30. The scatterometer of claim 28 wherein the means for at least partially separating the zeroth-order diffraction and the higher-order diffractions comprise a mask aligned with the beam and positioned between the first optic member and the object lens assembly.
31. The scatterometer of claim 28 wherein the means for at least partially separating the zeroth-order diffraction and the higher-order diffractions comprise a mask configured to block at least 50 percent of the cross-sectional area of the beam.
32. A method of evaluating a microstructure on a workpiece, the method comprising:
generating a beam having a wavelength;
irradiating a microstructure on a workpiece by passing the beam through an object lens assembly that focuses the beam to a focus area at a focal plane, wherein the focus area has a dimension not greater than 50 μm, and wherein the beam simultaneously is focused through angles of incidence having (a) altitude angles of 0° to at least 15° and (b) azimuth angles of 0° to at least 90°; and
detecting an actual radiation distribution corresponding to radiation scattered from the microstructure with the zeroth-order diffraction at least partially separated from the higher-order diffractions.
33. The method of claim 32 wherein irradiating the microstructure comprises blocking a portion of the beam with a mask.
34. The method of claim 32 wherein irradiating the microstructure comprises passing a portion of the beam through an aperture in a mask with the aperture sized so that the zeroth-order diffraction is at least partially isolated from the higher-order diffractions in the detected radiation distribution.
35. The method of claim 32 wherein irradiating the microstructure comprises passing a portion of the beam through a plurality of apertures in a mask.
36. The method of claim 32 wherein irradiating the microstructure comprises blocking at least 75 percent of the cross-sectional area of the beam.
37. The method of claim 32 wherein irradiating the microstructure comprises blocking at least 50 percent of the cross-sectional area of the beam.
38. The method of claim 32, further comprising:
providing a database having a plurality of simulated radiation distributions corresponding to different sets of parameters of the microstructure; and
identifying a simulated radiation distribution that adequately fits a predetermined portion of the representation of the detected radiation distribution corresponding to the zeroth-order diffraction.
39. The method of claim 32 wherein irradiating the microstructure comprises passing a portion of the beam through a quadrant-shaped aperture in a mask.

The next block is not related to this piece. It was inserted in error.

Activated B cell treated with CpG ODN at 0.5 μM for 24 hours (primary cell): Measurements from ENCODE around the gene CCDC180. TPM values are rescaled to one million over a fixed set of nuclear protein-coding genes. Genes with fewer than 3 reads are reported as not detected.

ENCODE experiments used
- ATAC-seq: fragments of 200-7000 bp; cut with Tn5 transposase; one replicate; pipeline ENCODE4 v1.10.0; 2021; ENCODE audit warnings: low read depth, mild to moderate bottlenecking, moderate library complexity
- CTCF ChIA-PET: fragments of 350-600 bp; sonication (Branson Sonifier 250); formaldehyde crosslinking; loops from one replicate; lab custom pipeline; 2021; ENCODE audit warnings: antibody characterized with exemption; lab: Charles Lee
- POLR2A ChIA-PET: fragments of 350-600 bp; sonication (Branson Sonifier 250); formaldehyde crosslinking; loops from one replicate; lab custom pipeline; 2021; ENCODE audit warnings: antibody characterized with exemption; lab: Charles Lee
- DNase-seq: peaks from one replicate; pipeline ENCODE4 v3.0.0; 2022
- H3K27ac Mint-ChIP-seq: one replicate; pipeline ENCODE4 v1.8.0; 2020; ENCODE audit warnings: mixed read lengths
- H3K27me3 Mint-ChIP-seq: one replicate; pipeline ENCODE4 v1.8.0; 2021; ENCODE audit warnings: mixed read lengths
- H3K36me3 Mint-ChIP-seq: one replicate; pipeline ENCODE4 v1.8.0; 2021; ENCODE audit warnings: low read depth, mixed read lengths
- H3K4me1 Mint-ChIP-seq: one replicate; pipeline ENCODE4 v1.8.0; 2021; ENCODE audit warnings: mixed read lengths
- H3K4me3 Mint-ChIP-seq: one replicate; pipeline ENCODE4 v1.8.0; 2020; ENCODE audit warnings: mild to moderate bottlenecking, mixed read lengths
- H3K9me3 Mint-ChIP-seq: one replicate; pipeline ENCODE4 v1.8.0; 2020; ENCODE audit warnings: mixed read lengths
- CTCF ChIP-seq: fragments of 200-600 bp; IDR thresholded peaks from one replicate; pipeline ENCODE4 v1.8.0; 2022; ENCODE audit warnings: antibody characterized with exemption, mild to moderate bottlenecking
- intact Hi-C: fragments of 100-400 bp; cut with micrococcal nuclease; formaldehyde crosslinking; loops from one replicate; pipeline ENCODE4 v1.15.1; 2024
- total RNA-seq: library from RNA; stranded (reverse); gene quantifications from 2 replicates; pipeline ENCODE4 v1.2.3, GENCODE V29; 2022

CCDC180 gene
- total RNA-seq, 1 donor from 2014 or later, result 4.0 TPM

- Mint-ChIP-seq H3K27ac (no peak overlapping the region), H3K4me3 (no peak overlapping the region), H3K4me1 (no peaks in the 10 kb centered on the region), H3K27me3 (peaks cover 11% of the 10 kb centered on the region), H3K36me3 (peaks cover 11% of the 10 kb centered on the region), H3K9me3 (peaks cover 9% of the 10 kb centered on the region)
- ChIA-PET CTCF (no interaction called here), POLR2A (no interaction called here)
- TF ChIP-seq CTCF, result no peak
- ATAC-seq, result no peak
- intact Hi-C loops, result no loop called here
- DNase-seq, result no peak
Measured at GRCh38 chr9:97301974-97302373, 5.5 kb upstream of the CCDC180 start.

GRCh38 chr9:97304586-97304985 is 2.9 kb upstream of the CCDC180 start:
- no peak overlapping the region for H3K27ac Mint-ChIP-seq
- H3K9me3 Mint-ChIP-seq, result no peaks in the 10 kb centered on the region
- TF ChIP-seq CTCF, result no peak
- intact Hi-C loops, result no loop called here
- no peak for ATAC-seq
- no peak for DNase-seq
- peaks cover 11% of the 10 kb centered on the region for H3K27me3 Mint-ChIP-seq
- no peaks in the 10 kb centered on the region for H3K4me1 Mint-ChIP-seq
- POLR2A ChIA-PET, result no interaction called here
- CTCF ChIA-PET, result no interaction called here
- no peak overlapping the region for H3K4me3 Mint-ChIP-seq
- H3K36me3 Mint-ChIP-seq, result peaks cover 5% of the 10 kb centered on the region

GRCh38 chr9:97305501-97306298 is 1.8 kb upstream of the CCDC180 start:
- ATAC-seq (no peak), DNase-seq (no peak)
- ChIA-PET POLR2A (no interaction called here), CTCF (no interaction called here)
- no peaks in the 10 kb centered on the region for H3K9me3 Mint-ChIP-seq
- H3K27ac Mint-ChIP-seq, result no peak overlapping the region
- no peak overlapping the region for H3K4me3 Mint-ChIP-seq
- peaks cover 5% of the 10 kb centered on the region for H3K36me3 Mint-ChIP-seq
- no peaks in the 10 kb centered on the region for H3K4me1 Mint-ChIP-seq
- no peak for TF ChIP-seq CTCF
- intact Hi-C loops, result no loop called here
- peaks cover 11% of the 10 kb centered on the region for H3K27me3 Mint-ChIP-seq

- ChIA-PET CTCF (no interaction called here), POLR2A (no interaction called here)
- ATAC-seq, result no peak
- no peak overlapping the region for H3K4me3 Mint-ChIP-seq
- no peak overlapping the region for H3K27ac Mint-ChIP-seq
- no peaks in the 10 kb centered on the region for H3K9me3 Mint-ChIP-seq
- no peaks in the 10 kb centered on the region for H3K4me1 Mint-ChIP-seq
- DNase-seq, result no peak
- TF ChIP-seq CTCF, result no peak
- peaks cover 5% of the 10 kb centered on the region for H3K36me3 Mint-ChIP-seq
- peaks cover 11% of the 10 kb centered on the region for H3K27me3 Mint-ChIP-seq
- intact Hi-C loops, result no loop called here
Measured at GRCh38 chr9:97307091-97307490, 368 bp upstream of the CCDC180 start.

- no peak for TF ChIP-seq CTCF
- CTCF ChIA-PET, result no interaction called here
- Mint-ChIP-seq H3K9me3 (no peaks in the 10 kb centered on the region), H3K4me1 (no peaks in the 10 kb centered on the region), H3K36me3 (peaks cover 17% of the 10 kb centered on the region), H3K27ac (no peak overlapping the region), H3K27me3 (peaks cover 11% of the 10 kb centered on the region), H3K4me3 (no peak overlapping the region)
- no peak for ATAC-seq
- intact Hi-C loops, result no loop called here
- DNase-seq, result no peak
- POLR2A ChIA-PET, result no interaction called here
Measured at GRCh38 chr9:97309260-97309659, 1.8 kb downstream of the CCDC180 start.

40. The method of claim 32 wherein irradiating the microstructure comprises passing a portion of the beam through an arcuate aperture in a mask.
41. The method of claim 32 wherein irradiating the microstructure comprises passing a portion of the beam through a semicircular aperture in a mask.
42. A method of evaluating a microstructure on a workpiece, the method comprising:
providing a workpiece having a microstructure in an area not greater than 50 μm, wherein a critical dimension of a feature in the microstructure is less than approximately 90 nm;
generating a beam of radiation having a wavelength;
passing the beam through (a) a mask that blocks a portion of the beam, and (b) a lens that focuses the beam to a focus area at a focal plane, wherein the focus area has a dimension not greater than 50 μm, and wherein the beam is focused through a range of angles of incidence having simultaneously (a) altitude angles of 0° to at least 15° and (b) azimuth angles of 0° to at least 90°;
detecting a radiation distribution of return radiation scattered from the microstructure with the zeroth-order diffraction at least partially separated from the higher-order diffractions;
providing a database having a plurality of simulated radiation distributions corresponding to different sets of parameters of the microstructure; and
identifying a simulated radiation distribution that adequately fits a predetermined portion of the representation of the detected radiation distribution corresponding to the zeroth-order diffraction.
43. The method of claim 42 wherein passing the beam through the mask comprises passing the beam through a plurality of apertures in the mask.
44. The method of claim 42 wherein passing the beam through the mask comprises blocking at least 75 percent of the cross-sectional area of the beam with the mask.